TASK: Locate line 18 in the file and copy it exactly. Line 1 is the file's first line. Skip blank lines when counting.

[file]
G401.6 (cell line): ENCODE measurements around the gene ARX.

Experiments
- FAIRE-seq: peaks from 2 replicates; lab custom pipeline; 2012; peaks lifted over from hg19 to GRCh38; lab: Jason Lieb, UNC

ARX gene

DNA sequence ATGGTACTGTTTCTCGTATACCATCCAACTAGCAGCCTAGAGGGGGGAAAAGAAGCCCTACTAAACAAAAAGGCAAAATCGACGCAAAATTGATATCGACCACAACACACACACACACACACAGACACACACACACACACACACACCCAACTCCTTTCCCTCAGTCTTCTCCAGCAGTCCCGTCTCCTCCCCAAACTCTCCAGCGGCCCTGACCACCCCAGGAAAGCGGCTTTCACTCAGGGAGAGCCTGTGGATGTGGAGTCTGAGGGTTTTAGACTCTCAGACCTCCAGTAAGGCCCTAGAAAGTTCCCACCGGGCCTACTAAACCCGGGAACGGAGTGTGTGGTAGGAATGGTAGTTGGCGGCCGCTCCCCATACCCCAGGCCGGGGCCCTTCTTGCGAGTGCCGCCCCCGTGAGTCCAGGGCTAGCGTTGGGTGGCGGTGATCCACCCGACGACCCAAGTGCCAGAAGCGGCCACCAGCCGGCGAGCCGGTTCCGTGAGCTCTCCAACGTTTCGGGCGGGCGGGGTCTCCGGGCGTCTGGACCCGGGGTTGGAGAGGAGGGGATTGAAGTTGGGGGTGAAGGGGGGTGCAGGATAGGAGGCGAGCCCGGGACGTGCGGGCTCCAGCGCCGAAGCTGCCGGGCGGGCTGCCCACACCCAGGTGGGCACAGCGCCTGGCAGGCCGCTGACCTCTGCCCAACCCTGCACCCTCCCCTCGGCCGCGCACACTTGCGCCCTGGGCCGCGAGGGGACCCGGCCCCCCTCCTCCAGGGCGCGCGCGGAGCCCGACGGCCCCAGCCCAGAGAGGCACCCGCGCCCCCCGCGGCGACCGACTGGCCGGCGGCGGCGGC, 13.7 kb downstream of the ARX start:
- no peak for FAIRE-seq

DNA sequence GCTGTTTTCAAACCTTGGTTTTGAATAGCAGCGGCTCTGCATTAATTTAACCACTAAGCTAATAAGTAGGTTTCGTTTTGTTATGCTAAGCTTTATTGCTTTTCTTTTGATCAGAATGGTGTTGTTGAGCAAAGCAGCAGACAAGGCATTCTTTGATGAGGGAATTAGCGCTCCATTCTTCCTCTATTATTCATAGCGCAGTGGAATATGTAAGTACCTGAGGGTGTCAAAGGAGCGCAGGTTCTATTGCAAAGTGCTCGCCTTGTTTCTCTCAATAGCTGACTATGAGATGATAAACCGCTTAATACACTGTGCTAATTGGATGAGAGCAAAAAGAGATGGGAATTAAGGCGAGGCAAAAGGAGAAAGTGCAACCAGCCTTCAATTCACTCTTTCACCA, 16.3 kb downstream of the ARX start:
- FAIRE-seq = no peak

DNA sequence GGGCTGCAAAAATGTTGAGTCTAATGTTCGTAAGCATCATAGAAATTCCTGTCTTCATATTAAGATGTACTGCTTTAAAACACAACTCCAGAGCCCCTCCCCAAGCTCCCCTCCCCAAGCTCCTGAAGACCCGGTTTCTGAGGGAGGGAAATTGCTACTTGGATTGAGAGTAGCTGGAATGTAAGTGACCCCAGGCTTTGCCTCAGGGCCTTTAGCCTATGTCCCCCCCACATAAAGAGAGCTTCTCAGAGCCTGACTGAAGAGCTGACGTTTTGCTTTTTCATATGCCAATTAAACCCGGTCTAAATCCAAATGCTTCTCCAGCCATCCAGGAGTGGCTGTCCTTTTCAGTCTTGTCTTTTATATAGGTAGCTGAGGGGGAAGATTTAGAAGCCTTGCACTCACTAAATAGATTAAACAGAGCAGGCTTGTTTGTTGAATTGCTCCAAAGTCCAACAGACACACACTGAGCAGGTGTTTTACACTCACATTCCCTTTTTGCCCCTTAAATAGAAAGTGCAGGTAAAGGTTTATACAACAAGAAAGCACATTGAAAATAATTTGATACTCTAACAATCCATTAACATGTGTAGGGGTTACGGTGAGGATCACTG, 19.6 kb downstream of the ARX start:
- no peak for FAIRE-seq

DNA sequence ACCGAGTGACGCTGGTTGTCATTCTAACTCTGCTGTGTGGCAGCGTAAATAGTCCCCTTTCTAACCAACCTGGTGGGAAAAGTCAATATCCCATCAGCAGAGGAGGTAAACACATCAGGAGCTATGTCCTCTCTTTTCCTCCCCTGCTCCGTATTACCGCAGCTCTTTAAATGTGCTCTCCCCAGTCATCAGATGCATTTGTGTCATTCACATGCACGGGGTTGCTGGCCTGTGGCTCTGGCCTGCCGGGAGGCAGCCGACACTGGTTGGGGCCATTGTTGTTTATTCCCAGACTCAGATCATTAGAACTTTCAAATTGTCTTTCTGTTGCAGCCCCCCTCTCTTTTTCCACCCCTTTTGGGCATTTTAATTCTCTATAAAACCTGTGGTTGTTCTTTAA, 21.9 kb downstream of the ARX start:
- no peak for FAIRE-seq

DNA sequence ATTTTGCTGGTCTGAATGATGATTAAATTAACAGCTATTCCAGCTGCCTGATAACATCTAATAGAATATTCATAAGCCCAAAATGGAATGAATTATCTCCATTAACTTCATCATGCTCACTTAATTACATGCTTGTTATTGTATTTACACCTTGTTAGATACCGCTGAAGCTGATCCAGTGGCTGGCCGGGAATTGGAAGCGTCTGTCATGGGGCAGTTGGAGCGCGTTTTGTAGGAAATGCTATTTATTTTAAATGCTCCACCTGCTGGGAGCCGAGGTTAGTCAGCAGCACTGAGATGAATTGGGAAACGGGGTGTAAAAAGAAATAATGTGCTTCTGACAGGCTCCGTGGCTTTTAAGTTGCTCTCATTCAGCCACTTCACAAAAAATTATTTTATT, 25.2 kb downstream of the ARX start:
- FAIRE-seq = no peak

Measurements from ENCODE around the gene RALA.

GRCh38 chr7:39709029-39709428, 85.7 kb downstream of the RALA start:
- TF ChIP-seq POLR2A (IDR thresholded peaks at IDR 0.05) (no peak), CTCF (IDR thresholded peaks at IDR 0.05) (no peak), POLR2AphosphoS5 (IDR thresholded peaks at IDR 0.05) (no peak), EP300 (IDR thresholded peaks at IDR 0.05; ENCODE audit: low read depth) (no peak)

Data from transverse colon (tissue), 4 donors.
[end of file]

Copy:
Data from transverse colon (tissue), 4 donors.